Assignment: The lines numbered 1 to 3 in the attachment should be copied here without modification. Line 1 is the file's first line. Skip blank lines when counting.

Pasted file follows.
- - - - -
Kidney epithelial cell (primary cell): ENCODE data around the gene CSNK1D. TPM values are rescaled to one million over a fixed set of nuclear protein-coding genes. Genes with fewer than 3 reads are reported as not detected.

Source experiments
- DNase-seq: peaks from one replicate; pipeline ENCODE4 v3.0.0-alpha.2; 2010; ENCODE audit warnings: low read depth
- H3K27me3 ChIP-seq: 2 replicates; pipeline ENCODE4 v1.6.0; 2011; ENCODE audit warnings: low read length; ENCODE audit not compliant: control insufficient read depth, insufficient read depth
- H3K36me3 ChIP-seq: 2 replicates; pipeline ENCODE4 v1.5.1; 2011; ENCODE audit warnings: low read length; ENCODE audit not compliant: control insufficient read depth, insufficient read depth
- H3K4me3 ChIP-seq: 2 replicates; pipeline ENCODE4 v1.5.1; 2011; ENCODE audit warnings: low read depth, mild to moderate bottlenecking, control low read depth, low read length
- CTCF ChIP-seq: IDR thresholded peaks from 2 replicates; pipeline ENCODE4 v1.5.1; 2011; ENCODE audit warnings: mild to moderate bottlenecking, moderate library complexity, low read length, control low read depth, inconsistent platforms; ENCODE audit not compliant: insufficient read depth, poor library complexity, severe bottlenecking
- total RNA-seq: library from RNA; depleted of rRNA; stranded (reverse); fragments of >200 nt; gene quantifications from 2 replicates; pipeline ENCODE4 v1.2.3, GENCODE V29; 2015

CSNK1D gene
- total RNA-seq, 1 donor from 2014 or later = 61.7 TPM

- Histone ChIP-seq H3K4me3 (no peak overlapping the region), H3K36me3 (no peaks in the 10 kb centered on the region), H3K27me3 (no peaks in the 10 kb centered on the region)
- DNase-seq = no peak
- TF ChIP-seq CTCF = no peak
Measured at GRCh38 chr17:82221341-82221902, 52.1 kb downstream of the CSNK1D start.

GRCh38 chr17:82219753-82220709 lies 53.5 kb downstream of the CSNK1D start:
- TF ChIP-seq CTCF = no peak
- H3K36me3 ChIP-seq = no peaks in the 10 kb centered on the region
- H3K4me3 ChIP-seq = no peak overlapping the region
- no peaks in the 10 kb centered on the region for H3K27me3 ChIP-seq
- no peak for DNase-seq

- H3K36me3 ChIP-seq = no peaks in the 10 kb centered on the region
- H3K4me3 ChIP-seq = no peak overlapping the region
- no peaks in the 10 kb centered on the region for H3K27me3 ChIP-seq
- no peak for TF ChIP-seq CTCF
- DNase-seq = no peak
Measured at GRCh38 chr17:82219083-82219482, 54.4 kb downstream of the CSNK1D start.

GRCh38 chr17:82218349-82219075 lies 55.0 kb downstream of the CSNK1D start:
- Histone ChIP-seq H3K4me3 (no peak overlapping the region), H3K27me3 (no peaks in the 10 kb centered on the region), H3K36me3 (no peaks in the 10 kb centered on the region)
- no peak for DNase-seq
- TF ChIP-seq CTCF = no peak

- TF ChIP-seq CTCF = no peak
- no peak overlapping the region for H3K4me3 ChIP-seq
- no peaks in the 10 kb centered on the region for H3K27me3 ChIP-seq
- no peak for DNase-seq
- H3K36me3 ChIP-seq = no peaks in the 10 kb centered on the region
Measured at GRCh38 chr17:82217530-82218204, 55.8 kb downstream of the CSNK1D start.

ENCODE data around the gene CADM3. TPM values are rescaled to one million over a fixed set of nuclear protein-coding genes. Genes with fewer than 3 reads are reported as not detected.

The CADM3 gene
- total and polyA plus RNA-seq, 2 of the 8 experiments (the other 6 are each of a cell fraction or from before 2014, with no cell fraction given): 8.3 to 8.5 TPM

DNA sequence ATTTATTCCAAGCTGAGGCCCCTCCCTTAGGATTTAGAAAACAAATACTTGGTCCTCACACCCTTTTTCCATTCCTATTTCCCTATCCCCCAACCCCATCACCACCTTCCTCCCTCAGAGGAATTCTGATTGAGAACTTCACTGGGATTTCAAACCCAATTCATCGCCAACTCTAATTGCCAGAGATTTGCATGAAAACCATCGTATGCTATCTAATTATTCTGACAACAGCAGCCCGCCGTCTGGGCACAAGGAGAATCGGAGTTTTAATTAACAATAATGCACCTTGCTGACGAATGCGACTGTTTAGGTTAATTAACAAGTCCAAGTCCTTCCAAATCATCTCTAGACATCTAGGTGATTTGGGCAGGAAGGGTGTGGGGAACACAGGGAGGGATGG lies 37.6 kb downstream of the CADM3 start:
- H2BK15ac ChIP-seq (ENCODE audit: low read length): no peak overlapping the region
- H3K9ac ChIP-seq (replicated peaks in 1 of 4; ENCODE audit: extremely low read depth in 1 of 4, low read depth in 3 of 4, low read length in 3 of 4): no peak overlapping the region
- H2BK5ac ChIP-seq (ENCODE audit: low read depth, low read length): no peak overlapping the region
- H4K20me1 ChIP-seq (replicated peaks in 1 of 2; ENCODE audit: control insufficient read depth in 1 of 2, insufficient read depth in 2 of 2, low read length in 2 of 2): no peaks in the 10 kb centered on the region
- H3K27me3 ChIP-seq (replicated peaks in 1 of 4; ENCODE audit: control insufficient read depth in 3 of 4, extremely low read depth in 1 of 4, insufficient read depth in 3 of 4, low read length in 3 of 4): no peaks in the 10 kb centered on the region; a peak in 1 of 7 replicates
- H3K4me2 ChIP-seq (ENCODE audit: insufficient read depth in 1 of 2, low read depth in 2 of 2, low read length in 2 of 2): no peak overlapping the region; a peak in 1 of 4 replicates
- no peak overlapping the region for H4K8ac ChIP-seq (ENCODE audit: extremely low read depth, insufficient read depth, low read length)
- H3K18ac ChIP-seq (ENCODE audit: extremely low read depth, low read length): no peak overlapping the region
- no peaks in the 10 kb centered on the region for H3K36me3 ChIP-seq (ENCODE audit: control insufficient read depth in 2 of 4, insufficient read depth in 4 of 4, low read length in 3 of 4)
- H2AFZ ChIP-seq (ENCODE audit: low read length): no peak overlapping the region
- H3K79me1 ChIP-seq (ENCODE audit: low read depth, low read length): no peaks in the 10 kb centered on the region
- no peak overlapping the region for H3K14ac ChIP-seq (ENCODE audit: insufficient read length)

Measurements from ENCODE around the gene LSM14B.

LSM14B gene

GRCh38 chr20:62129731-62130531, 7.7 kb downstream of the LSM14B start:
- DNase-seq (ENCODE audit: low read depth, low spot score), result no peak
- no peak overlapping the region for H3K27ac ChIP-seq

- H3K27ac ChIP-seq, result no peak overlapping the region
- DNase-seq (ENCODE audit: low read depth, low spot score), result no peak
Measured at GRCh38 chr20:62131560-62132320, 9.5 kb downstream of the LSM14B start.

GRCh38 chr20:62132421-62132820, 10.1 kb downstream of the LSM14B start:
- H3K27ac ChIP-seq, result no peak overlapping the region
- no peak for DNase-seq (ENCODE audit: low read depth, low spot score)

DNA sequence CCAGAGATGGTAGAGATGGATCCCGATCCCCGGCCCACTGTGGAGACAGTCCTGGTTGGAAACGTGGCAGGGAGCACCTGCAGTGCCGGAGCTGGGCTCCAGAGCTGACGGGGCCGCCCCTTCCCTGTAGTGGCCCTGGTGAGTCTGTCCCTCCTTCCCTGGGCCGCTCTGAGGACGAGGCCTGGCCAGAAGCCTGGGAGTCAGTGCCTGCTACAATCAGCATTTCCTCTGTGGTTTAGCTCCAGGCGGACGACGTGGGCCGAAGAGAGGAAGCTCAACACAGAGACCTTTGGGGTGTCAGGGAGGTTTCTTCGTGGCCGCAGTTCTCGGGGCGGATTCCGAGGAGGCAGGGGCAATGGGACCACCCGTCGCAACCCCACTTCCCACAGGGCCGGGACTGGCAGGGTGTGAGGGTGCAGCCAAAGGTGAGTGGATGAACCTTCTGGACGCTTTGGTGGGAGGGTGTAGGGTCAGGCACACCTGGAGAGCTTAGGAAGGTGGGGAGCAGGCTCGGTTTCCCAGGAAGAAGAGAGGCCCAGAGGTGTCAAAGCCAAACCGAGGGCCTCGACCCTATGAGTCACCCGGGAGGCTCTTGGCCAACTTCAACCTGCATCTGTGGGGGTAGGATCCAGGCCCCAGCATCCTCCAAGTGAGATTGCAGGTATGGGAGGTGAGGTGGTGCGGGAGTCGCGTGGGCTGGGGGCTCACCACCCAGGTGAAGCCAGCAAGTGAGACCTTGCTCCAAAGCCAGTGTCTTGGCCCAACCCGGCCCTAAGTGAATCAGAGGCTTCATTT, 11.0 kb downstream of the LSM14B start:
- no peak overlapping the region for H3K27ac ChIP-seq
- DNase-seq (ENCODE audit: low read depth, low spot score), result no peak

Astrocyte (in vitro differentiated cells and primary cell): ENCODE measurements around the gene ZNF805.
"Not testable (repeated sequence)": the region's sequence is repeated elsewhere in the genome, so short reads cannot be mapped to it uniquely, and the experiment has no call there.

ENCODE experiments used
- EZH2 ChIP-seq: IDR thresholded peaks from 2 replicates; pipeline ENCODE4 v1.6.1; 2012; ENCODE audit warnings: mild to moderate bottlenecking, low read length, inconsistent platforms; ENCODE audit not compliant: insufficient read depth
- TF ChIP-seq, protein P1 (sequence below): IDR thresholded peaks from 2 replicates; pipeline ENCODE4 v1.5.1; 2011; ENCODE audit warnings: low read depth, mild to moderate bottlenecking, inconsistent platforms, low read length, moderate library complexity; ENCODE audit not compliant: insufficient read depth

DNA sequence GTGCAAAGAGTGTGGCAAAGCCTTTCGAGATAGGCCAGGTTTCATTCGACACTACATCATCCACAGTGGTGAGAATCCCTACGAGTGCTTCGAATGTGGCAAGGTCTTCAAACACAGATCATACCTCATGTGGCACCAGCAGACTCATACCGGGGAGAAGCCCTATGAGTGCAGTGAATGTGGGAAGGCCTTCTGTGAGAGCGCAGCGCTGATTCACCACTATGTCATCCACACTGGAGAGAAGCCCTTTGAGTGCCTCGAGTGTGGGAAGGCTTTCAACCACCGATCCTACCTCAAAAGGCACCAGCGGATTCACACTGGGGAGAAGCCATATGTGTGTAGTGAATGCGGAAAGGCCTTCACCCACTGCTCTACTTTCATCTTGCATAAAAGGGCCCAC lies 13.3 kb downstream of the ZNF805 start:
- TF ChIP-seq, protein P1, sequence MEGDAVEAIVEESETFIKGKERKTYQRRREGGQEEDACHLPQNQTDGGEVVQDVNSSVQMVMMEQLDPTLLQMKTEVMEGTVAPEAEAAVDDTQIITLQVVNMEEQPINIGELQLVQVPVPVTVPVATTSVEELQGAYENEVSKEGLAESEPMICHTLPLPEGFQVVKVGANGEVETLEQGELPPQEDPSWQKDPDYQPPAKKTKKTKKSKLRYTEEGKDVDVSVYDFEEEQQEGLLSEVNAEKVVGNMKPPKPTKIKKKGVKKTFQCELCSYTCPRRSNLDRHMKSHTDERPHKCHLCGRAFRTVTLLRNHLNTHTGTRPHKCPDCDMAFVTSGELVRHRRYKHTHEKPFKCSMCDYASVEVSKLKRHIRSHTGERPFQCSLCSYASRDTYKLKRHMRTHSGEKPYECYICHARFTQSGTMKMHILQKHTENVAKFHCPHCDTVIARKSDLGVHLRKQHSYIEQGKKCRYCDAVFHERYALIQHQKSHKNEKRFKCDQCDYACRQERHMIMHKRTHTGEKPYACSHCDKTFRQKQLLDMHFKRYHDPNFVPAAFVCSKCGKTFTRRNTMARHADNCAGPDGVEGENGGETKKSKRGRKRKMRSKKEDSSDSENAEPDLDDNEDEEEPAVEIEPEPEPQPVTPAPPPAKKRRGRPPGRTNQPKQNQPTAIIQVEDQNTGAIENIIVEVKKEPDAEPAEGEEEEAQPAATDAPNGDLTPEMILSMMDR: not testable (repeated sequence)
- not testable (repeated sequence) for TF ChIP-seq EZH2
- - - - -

Kidney epithelial cell (primary cell): ENCODE data around the gene CSNK1D. TPM values are rescaled to one million over a fixed set of nuclear protein-coding genes. Genes with fewer than 3 reads are reported as not detected.

Source experiments
- DNase-seq: peaks from one replicate; pipeline ENCODE4 v3.0.0-alpha.2; 2010; ENCODE audit warnings: low read depth